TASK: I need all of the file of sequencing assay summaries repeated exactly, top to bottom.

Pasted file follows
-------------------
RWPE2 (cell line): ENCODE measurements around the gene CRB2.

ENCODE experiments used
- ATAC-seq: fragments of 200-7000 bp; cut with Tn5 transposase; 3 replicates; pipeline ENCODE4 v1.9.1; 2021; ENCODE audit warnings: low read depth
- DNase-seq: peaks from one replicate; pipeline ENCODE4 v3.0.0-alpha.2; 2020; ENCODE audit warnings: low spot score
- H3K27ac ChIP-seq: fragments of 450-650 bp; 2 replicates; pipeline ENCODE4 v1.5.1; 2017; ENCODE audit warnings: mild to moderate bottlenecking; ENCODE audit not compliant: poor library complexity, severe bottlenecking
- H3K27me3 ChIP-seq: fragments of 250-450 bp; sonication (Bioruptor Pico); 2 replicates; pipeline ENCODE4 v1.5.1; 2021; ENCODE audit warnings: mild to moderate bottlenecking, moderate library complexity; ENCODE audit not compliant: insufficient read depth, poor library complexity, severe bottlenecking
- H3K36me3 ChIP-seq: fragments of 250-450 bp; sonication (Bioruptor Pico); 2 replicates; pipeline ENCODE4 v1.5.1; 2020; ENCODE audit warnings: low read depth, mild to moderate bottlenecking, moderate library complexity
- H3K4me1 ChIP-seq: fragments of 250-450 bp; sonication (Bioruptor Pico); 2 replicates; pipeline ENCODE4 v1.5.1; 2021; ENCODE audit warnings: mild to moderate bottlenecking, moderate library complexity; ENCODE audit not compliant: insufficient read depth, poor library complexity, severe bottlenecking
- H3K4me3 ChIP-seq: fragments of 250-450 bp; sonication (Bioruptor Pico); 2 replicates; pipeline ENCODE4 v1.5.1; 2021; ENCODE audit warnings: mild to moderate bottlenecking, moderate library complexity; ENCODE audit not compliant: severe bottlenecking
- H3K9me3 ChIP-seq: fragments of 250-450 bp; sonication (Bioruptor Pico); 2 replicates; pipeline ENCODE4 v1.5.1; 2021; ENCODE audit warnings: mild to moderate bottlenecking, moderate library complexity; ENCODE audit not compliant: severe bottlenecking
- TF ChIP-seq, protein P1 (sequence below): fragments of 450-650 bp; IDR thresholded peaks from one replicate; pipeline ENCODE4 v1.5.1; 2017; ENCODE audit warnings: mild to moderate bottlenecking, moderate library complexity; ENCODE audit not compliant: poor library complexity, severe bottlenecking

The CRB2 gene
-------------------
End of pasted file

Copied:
RWPE2 (cell line): ENCODE measurements around the gene CRB2.

ENCODE experiments used
- ATAC-seq: fragments of 200-7000 bp; cut with Tn5 transposase; 3 replicates; pipeline ENCODE4 v1.9.1; 2021; ENCODE audit warnings: low read depth
- DNase-seq: peaks from one replicate; pipeline ENCODE4 v3.0.0-alpha.2; 2020; ENCODE audit warnings: low spot score
- H3K27ac ChIP-seq: fragments of 450-650 bp; 2 replicates; pipeline ENCODE4 v1.5.1; 2017; ENCODE audit warnings: mild to moderate bottlenecking; ENCODE audit not compliant: poor library complexity, severe bottlenecking
- H3K27me3 ChIP-seq: fragments of 250-450 bp; sonication (Bioruptor Pico); 2 replicates; pipeline ENCODE4 v1.5.1; 2021; ENCODE audit warnings: mild to moderate bottlenecking, moderate library complexity; ENCODE audit not compliant: insufficient read depth, poor library complexity, severe bottlenecking
- H3K36me3 ChIP-seq: fragments of 250-450 bp; sonication (Bioruptor Pico); 2 replicates; pipeline ENCODE4 v1.5.1; 2020; ENCODE audit warnings: low read depth, mild to moderate bottlenecking, moderate library complexity
- H3K4me1 ChIP-seq: fragments of 250-450 bp; sonication (Bioruptor Pico); 2 replicates; pipeline ENCODE4 v1.5.1; 2021; ENCODE audit warnings: mild to moderate bottlenecking, moderate library complexity; ENCODE audit not compliant: insufficient read depth, poor library complexity, severe bottlenecking
- H3K4me3 ChIP-seq: fragments of 250-450 bp; sonication (Bioruptor Pico); 2 replicates; pipeline ENCODE4 v1.5.1; 2021; ENCODE audit warnings: mild to moderate bottlenecking, moderate library complexity; ENCODE audit not compliant: severe bottlenecking
- H3K9me3 ChIP-seq: fragments of 250-450 bp; sonication (Bioruptor Pico); 2 replicates; pipeline ENCODE4 v1.5.1; 2021; ENCODE audit warnings: mild to moderate bottlenecking, moderate library complexity; ENCODE audit not compliant: severe bottlenecking
- TF ChIP-seq, protein P1 (sequence below): fragments of 450-650 bp; IDR thresholded peaks from one replicate; pipeline ENCODE4 v1.5.1; 2017; ENCODE audit warnings: mild to moderate bottlenecking, moderate library complexity; ENCODE audit not compliant: poor library complexity, severe bottlenecking

The CRB2 gene